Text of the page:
If you're in the market for a summer internship, now's the time to get moving. Internships are a great way to gain experience and set yourself apart from your fellow college grads. As you get your resume and cover letters in order, here are a few things to look out for when choosing where to apply.
1. A role that aligns with the career you're hoping for
Some people seek out internships at random because they want something to stick on a resume. But if you land an internship at a law office and you're hoping to pursue a career in fashion, that stint won't serve as much of a stepping stone. It may require some extra effort on your part, but focus your search on openings that might set you on your ideal career path. You may need to be willing to travel a longer distance or work longer hours to make that happen, but in the end, it'll be worth it.
2. An opportunity to actually learn something
While it's true that any type of experience can make you more marketable after college, if you really want to kick-start a solid career, aim for an internship that gives you a chance to do more than just general office work.
Say you're hoping to become an accountant and land an internship at a local firm. If all you'll be doing during the day is filing documents, you really won't end up getting much useful experience. On the other hand, landing an internship at a newspaper where you actually get to help edit articles is not only something impressive to put on your resume but a role that will help you hone your skills for the future.
3. A long-term mentor
In internships and in life, it's always helpful to connect with people you can continuously learn from. As you seek out an internship, try to get a vibe from the people you're interviewing with, and gravitate toward those who seem open to the idea of serving as your mentor.
4. A chance to do something meaningful
Just as full-time, post-college workers aren't always passionate about what they do, so too might your internship lean toward the mundane. But what if you could find something that makes you feel good about your contributions? An internship that serves as not just work experience but also a means of personal fulfillment will make you feel all that much better about putting in an effort. So if, for example, you're looking for any role that will teach you IT skills, consider seeking out charities in need of computer-related assistance. This way, you can learn new skills while contributing to a good cause.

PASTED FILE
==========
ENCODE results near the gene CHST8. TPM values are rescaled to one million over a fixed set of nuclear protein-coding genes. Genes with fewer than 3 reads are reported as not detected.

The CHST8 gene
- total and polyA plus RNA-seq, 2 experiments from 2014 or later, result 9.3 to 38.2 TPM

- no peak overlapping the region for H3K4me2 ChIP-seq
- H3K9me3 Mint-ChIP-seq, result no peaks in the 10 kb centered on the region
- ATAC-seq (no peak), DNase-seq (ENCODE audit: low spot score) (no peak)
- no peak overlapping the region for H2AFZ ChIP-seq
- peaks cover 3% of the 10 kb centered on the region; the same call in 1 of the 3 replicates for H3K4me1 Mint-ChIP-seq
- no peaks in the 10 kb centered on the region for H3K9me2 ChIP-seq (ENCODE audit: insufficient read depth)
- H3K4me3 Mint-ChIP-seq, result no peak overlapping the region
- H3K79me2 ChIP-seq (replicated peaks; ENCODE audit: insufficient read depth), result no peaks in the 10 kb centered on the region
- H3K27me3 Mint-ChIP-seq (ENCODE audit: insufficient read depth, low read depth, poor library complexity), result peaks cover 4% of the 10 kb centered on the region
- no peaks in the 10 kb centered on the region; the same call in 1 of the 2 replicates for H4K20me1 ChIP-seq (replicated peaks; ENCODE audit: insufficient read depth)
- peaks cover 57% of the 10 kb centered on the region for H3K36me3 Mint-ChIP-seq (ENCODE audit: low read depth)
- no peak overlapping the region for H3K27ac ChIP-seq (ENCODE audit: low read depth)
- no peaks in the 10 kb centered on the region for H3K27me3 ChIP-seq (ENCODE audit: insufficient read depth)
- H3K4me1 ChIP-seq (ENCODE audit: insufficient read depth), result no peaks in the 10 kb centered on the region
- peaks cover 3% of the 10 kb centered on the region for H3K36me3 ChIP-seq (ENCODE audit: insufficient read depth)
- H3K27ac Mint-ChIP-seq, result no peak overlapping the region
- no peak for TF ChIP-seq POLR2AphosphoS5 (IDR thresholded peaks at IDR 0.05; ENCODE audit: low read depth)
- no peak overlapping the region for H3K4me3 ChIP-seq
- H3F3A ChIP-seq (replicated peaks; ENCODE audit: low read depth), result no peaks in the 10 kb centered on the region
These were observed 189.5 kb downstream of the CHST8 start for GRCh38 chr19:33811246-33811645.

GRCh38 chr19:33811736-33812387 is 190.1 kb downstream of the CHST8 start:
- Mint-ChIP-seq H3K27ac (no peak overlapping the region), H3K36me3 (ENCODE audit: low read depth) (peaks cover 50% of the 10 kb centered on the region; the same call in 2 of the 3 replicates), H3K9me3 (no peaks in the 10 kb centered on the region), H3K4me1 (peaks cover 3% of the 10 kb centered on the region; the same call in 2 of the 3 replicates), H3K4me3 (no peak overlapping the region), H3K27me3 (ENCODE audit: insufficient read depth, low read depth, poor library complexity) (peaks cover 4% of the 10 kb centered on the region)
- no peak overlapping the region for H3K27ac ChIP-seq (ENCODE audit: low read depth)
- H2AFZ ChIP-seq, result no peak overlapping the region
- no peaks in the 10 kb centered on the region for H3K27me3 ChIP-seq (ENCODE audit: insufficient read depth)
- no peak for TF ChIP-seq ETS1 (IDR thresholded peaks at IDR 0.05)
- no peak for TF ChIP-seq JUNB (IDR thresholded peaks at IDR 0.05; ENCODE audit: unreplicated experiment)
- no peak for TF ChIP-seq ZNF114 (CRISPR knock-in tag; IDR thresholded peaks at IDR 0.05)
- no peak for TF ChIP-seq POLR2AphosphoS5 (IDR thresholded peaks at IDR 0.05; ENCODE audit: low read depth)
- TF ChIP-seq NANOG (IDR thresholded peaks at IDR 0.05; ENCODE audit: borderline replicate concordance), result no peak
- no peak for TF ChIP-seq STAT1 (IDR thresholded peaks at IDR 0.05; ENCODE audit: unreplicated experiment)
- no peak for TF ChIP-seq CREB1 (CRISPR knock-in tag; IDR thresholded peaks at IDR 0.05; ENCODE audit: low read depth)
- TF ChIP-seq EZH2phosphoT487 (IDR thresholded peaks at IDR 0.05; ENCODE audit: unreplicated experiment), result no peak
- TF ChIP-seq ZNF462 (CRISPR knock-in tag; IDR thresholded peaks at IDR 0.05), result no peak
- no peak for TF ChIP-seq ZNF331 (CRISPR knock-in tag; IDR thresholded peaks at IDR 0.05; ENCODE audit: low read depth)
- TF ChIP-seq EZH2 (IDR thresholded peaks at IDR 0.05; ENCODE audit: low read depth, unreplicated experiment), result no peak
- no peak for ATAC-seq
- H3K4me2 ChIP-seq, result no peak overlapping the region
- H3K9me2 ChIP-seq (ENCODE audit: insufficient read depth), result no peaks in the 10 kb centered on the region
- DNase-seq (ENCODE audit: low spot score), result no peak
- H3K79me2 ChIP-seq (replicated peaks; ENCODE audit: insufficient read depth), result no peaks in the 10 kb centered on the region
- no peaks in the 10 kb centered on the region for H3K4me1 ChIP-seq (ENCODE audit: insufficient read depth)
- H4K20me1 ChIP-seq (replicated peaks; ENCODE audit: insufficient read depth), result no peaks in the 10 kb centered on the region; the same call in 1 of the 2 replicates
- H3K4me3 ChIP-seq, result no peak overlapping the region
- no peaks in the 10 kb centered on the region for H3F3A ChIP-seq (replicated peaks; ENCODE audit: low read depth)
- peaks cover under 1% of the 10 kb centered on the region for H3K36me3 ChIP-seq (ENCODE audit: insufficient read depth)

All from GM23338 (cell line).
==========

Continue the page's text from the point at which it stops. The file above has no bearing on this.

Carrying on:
If you're in the market for an internship, you may be resigned to the fact that your stint won't earn you a dime. But we all know how expensive college is, and that every little bit of income counts. So, as you search for an internship, keep an eye out for opportunities that actually pay, even if it's just a small stipend. That money will come in handy for things like books and food during your semester, and if you already have those things covered, you can bank your earnings and use them to help pay off your student loans once you graduate.
6. A shot at full-time employment
Just because you do well at an internship doesn't mean you're guaranteed a job there after college. On the other hand, it pays to scope out openings that might lead to an actual full-time job. This could mean setting your sights on medium- to large-sized businesses, which are more likely to need additional hands on deck than smaller shops. But mostly, it means having open, honest discussions during the interview process and aiming to get a sense of what opportunities might be available once you're no longer a student.
Go the circuitous route if you're shy about asking the question outright. Ask the people you're interviewing with what the future holds for the company or what goals they have for their teams in the coming years. From there, you'll have a clue as to how likely you are to snag a full-time role post-college.
If you're going to put in your time at an internship, you might as well get the most out of it. Focus on these key factors, and with any luck, your internship will set the stage for a successful career once you graduate and enter the working world.